The Ili pika, a tiny mammal found on the high-elevation cliff faces of the Tian Shan mountains in northwestern China, has been captured on film for the very first time.
First discovered by Xinjiang Institute for Ecology and Geography scientist Weidong Li in 1983 and confirmed to be a new species in 1985, the elusive plant-eating mammal was not spotted again until nearly 20 years later, despite several field missions dedicated solely to tracking one down.
In 2014, a gorgeous photo taken by Li finally reacquainted the world with the charismatic pika (Ochotona iliensis). After decades of strenuous searching, one of the 20-centimeter-long (8-inch), 0.2-kilogram (0.5-pound) creatures serendipitously ran across his boot as he scoured the barren landscape, and then sat motionless on a rock wall just long enough for a high-quality portrait to be snapped.
The unexpected occurrence, combined with the pika’s strikingly adorable ears, led Li’s expedition volunteers to nickname the pika the “magic rabbit”.
According to National Geographic, it was on that same trip to the mountain range that Li’s team began placing motion-activated cameras in the stone crevices that – thanks to observations of droppings and food caches – pikas are known to frequent.
Longtime pika research collaborator Andrew Smith said that the new footage will help biologists fill in the blanks about the rabbit relative’s behavior, diet, and current abundance.
"The thing is, if you see one animal in 20 years, you're not going to be able to accurately portray what's going on," Smith told National Geographic.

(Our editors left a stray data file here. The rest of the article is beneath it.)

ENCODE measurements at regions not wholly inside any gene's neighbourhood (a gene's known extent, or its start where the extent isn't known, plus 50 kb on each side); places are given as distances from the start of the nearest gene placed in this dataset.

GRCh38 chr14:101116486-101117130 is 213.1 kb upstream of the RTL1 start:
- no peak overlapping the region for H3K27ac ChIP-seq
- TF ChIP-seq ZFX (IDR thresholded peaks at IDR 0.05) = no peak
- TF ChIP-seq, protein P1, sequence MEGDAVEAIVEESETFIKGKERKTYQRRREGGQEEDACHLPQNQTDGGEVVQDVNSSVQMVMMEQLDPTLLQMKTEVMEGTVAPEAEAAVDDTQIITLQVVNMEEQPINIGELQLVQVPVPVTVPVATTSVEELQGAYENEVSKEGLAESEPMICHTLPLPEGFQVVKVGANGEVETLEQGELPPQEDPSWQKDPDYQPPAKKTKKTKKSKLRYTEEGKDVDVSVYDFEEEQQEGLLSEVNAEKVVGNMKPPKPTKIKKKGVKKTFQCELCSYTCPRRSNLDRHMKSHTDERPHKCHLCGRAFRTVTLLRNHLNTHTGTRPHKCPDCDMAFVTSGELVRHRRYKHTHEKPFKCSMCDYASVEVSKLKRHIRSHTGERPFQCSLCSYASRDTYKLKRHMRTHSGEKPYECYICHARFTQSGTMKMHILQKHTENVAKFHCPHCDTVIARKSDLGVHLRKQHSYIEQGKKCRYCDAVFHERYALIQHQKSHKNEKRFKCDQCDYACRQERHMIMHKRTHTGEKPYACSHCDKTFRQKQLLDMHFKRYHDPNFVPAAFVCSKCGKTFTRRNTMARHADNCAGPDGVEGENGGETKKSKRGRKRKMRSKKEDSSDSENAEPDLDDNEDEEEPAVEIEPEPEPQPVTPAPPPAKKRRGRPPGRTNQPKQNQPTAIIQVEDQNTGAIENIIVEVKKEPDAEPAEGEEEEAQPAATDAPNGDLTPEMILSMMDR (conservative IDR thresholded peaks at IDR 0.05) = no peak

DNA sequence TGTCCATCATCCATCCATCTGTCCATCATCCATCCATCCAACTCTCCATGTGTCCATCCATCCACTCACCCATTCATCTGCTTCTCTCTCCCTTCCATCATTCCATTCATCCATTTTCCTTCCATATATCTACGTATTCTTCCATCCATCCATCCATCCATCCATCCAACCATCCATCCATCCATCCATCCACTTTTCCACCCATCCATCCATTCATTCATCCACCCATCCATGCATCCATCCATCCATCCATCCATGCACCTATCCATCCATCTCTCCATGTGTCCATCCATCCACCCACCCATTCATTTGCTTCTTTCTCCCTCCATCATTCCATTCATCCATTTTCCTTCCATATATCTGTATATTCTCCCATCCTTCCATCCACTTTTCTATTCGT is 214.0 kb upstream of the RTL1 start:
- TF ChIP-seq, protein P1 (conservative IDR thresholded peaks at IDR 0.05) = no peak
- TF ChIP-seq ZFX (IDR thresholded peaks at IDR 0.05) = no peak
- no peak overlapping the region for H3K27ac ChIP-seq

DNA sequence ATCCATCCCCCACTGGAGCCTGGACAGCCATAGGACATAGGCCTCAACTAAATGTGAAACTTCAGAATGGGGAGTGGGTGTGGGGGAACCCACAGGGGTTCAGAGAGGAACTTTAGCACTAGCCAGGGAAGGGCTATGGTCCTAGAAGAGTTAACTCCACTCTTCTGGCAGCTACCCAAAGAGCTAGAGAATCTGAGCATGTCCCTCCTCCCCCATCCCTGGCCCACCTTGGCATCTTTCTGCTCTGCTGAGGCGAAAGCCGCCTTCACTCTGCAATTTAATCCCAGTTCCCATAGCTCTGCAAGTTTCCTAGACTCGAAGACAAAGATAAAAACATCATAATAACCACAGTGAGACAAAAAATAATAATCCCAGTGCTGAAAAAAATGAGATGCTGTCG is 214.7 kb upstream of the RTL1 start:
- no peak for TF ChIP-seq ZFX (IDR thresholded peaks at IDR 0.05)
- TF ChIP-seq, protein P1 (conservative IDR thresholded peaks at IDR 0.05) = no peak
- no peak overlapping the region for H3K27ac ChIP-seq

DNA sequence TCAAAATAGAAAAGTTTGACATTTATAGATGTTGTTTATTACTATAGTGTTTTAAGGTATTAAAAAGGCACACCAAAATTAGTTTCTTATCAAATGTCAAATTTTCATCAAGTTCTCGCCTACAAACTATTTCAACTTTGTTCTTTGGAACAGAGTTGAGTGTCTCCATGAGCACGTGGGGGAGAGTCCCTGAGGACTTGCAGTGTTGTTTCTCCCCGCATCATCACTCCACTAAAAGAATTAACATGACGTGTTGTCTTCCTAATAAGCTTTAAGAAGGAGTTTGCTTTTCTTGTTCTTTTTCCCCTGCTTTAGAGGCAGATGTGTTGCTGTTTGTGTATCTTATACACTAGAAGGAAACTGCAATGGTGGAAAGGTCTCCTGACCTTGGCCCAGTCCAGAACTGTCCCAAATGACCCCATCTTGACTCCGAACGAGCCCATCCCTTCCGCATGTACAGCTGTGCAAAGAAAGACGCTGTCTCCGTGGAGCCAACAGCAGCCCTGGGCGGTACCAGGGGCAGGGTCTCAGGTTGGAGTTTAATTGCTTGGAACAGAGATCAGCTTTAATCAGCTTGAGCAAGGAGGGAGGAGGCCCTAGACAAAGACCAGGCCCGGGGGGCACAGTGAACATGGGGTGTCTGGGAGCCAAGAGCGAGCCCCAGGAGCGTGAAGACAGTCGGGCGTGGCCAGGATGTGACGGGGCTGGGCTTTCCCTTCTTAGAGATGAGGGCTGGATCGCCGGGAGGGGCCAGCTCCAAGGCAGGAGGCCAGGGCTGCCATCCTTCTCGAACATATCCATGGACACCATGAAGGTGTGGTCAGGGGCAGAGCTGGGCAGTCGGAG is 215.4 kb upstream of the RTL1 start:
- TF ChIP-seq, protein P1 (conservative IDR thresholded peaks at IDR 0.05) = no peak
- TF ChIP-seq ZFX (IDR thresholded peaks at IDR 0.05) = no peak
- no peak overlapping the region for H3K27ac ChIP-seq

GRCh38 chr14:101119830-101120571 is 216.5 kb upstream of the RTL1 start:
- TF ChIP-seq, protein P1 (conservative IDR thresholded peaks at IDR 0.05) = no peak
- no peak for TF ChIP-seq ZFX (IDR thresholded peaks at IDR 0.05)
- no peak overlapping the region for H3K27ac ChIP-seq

Based on fieldwork throughout the 1990s and early 2000s, a 2005 report by Smith and Li estimated that the total Ili pika population was around 2,000 individuals. O. iliensis was listed as endangered in 2008, yet despite the added protections, the scientists concluded that the pikas were no longer found across 57 percent of their previous range by 2015. At the time, they speculated that only 1,000 or fewer pikas remained.
Like many mountain-dwelling organisms, this species is threatened by climate change. Originally found at altitudes between 2,700 and 3,350 meters (9,000-11,000 feet), over the past 30 years, evidence of Ili pika inhabitation has been found as high as 3,960 meters (13,000 feet), suggesting that warming temperatures are driving the animals higher and higher up the slopes in order to find the chilly habitat they evolved to thrive in.
Eventually, they will top out, and with nowhere to go, simply go extinct.
[H/T: National Geographic]